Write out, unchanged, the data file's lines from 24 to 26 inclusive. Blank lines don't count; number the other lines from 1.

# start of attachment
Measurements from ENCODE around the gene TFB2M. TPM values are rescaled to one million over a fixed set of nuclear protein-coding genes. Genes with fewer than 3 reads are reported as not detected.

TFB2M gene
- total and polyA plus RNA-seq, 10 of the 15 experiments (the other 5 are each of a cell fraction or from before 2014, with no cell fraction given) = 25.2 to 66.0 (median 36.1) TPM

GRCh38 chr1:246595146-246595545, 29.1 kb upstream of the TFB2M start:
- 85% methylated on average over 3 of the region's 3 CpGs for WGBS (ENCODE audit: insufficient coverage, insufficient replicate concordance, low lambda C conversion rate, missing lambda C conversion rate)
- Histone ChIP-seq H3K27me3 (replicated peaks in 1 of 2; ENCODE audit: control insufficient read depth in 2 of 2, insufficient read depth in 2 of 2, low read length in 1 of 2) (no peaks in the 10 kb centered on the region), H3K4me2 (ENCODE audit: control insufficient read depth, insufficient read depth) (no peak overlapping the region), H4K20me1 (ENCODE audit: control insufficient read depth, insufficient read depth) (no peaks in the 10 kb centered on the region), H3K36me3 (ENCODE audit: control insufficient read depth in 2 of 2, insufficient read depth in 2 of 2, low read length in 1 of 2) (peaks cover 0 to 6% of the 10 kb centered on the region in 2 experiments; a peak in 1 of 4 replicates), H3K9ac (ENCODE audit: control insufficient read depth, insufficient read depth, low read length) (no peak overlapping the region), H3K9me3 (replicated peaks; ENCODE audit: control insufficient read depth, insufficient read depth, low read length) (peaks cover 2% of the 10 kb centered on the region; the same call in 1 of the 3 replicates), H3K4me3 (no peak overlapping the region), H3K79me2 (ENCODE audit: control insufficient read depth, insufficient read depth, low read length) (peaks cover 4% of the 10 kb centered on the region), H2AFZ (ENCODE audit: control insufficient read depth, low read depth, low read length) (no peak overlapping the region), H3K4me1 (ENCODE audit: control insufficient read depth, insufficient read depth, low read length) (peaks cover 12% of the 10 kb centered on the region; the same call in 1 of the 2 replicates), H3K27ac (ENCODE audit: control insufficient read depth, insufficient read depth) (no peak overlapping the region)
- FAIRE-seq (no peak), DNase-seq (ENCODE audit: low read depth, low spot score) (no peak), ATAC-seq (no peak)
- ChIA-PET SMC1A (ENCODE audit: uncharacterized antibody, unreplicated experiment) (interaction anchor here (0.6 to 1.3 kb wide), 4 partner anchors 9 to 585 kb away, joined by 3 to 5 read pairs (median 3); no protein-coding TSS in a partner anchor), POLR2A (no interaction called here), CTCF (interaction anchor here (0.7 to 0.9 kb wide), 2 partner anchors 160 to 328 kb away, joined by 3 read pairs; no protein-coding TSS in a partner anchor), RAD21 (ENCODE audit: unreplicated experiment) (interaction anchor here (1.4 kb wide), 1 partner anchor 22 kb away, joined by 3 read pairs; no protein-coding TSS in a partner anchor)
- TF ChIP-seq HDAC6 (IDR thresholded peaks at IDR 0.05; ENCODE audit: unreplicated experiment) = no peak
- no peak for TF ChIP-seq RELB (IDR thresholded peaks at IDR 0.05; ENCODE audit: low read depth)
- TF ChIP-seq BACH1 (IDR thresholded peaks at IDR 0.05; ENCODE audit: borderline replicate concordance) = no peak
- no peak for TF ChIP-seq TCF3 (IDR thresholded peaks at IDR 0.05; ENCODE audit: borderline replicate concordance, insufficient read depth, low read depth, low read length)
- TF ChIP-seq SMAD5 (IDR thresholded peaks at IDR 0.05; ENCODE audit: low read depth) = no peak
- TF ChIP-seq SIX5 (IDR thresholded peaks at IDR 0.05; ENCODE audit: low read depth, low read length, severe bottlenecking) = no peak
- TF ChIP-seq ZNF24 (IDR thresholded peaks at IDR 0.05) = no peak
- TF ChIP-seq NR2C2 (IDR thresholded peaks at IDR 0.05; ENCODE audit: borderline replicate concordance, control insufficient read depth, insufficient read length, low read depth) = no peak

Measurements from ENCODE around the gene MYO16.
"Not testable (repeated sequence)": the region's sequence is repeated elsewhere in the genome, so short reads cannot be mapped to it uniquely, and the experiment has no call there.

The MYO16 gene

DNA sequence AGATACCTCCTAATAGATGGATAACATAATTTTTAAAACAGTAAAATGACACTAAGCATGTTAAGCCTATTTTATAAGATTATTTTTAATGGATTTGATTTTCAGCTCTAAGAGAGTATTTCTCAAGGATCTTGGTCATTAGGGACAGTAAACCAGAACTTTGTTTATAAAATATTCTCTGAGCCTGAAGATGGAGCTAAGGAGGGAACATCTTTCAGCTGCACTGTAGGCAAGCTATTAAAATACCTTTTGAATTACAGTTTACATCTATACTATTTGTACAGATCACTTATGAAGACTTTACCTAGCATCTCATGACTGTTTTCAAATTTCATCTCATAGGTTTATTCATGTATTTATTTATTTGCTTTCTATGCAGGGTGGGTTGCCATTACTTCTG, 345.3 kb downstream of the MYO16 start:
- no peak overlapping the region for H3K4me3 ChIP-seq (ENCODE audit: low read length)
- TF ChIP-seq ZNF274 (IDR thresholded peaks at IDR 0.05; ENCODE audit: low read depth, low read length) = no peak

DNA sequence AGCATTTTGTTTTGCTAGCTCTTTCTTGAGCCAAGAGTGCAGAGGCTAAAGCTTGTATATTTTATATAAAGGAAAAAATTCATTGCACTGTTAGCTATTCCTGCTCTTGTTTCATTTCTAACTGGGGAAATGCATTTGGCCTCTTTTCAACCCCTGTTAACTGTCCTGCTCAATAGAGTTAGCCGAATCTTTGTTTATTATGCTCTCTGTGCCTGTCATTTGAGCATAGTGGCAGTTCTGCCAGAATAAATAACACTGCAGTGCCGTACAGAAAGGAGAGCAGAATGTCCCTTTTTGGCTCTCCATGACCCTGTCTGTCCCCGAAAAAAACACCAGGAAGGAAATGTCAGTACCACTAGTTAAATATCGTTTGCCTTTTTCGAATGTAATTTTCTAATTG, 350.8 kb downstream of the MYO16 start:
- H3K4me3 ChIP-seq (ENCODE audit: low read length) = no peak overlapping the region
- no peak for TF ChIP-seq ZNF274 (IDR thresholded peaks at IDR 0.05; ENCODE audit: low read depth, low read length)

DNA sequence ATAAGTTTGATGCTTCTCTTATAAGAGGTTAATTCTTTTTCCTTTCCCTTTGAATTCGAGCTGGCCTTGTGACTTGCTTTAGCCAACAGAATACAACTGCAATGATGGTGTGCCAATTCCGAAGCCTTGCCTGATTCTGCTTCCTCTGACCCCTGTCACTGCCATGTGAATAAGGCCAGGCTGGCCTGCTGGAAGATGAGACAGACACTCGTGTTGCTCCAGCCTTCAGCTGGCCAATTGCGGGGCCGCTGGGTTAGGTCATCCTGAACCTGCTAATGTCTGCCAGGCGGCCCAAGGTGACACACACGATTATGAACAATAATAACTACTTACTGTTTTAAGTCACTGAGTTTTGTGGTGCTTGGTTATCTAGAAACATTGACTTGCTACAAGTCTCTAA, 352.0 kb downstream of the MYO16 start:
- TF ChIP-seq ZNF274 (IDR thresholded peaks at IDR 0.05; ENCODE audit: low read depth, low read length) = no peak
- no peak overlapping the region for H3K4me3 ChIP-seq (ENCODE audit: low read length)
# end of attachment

- H3K4me3 ChIP-seq (ENCODE audit: low read length) = no peak overlapping the region
- no peak for TF ChIP-seq ZNF274 (IDR thresholded peaks at IDR 0.05; ENCODE audit: low read depth, low read length)

DNA sequence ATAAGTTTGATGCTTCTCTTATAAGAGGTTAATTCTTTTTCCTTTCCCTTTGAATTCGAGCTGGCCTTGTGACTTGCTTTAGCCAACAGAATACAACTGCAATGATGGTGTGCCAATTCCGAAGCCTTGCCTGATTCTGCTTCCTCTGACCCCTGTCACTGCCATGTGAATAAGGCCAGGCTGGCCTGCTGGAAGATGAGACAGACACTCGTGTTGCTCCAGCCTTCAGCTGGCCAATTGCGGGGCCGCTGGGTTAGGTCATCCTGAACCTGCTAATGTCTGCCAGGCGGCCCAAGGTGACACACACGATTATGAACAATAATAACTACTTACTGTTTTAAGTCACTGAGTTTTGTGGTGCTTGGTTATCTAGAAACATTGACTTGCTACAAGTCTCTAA, 352.0 kb downstream of the MYO16 start: